Marsha Scrlin started out with a house plant installation business and ended up in the scrap metal business.
With little more than desire and a rented truck, she set out to make United Scrap Metal a special business.
Her first break came in 1979, when a blizzard shut down the railroads serving the Del Monte plant in LaSalle. Using two trucks and with help from her brother, she helped Del Monte avoid a plant shutdown. As a result, Del Monte awarded United Scrap Metal with its first long-term service contract.
That was just the first of many successes.
United Scrap Metal developed a strategy to appeal to larger customers. The concept and prototype were originated by the company as a strategy for Commonwealth Edison to replace a variety of local scrap vendors with one vendor that would conduct itself as an extension of the customer.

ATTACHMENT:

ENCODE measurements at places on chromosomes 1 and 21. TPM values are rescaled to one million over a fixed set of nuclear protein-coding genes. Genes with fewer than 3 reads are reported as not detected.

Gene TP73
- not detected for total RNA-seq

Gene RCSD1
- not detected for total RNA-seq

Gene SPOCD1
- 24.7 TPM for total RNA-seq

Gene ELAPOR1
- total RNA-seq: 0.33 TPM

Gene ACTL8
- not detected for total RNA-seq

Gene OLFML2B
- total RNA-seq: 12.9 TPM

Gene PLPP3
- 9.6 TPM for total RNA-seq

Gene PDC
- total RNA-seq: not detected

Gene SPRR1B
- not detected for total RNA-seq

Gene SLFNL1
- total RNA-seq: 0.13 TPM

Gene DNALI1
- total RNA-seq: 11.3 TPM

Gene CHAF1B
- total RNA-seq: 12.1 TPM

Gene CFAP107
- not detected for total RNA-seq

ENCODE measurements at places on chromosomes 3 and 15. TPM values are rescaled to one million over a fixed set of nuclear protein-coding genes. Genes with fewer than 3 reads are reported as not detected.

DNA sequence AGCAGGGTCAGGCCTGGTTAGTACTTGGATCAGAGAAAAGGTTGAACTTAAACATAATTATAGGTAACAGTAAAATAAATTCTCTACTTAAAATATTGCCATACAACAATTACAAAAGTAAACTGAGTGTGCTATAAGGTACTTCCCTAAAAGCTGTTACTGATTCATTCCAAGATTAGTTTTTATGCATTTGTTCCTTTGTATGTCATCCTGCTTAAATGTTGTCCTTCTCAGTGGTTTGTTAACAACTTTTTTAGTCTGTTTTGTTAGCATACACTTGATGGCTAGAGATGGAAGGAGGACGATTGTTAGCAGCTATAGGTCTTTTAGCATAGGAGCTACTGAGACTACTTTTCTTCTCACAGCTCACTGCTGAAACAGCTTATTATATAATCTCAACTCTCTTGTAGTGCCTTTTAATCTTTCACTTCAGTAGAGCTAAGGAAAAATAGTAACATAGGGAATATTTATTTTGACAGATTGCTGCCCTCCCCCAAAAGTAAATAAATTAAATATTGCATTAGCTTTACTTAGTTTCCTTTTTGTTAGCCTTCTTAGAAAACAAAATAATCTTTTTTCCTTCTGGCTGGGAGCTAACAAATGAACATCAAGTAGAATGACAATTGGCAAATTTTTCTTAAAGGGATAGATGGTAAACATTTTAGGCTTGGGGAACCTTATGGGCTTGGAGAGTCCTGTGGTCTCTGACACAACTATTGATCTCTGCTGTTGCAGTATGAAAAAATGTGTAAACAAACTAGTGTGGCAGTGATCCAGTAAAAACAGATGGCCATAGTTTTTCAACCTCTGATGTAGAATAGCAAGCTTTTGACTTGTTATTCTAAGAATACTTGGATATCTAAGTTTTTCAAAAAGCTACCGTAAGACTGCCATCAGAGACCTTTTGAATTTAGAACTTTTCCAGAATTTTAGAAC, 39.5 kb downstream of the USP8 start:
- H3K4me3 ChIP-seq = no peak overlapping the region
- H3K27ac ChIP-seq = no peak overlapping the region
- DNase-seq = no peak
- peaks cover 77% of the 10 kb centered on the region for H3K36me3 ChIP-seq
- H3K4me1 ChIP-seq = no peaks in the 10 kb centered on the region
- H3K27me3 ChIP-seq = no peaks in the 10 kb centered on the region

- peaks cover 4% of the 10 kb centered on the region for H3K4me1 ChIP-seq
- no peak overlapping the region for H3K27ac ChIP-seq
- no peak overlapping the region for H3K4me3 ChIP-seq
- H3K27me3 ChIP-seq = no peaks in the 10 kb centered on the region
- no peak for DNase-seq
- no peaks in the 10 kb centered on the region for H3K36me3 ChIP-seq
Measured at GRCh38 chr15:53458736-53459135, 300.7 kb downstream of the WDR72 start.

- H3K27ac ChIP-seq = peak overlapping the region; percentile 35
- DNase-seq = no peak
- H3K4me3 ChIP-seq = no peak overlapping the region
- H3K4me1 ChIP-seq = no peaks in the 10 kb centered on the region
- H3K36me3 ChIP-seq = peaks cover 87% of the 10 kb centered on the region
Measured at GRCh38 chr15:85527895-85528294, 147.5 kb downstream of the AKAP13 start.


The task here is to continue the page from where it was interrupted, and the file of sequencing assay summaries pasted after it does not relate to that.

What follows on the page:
This relationship would ensure that the utility would not continue to pay out large claims for improperly disposed of scrap and expanded the company's relationship with ComEd beyond that of a scrap vendor.
A similar program was developed for Nicor and its disposal of mercury regulators in 2000, and a plastics program was instituted with Andrew Corp.
United's view is that it acts as a partner with the customers and that better scrap management adds to everyone's bottom line. The concept with Andrew Corp. was one of removing plastic from Andrew's waste stream and providing a granulation of this plastic at United Scrap Metal.